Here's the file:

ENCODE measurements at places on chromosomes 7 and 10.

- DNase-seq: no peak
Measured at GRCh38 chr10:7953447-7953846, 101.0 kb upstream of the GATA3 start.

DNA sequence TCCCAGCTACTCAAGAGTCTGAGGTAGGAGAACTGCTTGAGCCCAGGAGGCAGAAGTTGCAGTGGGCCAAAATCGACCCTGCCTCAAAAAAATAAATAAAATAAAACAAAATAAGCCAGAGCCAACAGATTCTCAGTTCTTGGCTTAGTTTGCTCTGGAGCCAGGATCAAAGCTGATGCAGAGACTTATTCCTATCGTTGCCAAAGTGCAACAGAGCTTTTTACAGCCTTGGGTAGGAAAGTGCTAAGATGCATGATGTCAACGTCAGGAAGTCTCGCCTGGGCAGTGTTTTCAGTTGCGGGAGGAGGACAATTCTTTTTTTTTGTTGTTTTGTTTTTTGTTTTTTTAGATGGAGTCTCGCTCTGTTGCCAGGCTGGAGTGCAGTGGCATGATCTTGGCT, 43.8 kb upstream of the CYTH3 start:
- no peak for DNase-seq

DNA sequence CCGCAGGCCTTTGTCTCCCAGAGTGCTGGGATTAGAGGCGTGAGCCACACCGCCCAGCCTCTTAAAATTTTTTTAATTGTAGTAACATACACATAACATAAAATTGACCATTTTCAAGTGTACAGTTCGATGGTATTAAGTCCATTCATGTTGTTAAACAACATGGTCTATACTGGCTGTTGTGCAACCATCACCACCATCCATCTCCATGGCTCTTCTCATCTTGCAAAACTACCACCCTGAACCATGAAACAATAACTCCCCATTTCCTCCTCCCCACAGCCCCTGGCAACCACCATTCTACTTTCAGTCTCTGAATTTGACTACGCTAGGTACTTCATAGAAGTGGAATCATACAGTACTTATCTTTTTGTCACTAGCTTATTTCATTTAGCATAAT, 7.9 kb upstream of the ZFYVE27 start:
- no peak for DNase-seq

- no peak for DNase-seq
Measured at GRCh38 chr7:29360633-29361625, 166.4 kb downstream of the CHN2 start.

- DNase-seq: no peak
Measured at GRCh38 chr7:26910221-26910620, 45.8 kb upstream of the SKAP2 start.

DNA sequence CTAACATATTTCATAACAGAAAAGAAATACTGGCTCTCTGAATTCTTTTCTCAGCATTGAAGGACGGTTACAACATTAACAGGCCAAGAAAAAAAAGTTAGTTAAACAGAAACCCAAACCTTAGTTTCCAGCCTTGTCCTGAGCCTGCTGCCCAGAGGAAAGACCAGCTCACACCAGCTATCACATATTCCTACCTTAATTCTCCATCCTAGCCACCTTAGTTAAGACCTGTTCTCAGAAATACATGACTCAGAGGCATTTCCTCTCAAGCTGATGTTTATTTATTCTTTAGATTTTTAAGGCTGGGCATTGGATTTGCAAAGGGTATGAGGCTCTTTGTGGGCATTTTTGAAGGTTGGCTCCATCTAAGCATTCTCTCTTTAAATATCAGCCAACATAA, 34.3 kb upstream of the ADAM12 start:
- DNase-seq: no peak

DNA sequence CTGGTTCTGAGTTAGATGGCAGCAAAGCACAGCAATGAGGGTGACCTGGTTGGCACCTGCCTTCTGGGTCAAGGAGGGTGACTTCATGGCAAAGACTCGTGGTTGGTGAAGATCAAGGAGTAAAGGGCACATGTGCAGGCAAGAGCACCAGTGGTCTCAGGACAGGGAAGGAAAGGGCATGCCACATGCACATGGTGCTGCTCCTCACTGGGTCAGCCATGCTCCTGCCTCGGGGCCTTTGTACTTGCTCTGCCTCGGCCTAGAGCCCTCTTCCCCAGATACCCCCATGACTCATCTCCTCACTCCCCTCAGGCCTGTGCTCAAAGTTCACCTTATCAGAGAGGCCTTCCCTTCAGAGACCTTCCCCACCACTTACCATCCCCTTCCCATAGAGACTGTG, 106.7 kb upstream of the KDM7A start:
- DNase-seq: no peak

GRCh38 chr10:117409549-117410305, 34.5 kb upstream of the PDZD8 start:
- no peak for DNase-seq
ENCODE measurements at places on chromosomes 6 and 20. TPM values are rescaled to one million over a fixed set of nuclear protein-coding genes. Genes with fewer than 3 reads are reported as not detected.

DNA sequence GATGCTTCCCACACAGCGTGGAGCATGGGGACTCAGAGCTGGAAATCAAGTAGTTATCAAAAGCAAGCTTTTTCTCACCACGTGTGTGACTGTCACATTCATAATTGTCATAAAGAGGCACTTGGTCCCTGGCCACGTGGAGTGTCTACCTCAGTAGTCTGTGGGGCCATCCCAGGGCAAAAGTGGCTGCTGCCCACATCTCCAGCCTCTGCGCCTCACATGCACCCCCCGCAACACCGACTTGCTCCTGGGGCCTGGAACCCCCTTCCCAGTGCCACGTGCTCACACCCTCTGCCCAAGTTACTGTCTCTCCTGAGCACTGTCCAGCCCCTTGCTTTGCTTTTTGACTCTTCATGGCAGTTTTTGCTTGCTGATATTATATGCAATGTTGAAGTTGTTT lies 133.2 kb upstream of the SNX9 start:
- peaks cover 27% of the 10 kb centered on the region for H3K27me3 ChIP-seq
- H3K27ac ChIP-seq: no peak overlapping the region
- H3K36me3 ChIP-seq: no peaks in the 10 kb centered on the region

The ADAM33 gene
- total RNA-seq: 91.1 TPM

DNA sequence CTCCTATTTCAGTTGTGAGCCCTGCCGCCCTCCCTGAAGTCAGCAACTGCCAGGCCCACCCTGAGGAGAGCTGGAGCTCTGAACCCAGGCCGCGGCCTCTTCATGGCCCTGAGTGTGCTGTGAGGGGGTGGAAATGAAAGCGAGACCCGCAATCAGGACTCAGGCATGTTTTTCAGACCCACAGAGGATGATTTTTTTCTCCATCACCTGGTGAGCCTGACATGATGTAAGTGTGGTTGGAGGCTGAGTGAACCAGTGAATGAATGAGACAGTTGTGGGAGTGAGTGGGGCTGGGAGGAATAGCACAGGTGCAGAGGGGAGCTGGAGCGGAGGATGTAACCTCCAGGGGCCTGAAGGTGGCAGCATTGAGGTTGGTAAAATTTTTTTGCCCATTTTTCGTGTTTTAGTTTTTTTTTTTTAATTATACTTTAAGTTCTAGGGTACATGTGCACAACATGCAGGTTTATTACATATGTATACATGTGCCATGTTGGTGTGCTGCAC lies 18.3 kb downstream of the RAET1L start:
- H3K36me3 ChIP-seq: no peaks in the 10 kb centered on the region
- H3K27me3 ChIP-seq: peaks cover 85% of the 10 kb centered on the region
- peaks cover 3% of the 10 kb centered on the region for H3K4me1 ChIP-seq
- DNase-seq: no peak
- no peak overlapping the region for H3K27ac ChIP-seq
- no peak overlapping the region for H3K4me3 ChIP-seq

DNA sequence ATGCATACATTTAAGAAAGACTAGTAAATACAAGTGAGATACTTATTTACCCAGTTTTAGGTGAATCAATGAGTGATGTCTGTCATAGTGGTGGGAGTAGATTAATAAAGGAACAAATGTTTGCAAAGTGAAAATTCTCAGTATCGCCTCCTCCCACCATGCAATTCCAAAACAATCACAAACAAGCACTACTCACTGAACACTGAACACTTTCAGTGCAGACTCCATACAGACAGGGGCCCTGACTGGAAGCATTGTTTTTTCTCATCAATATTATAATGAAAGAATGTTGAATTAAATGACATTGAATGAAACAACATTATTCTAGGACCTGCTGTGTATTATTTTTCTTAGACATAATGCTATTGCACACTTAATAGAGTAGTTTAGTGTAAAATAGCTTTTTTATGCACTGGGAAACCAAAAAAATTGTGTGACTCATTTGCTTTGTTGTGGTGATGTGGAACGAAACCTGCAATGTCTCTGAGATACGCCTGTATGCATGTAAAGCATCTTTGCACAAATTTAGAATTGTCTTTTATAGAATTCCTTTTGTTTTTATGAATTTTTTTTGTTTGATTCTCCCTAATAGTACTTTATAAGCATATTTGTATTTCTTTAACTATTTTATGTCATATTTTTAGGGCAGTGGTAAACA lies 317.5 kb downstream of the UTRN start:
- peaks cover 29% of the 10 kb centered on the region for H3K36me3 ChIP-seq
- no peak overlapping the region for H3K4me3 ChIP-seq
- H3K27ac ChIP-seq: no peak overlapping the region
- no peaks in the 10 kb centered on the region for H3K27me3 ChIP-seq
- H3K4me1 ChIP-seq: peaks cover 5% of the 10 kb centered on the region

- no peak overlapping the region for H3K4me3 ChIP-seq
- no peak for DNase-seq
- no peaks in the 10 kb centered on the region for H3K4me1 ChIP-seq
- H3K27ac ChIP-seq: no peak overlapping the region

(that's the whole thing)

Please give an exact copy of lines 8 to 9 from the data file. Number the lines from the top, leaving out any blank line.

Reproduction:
- no peak for DNase-seq
Measured at GRCh38 chr7:29360633-29361625, 166.4 kb downstream of the CHN2 start.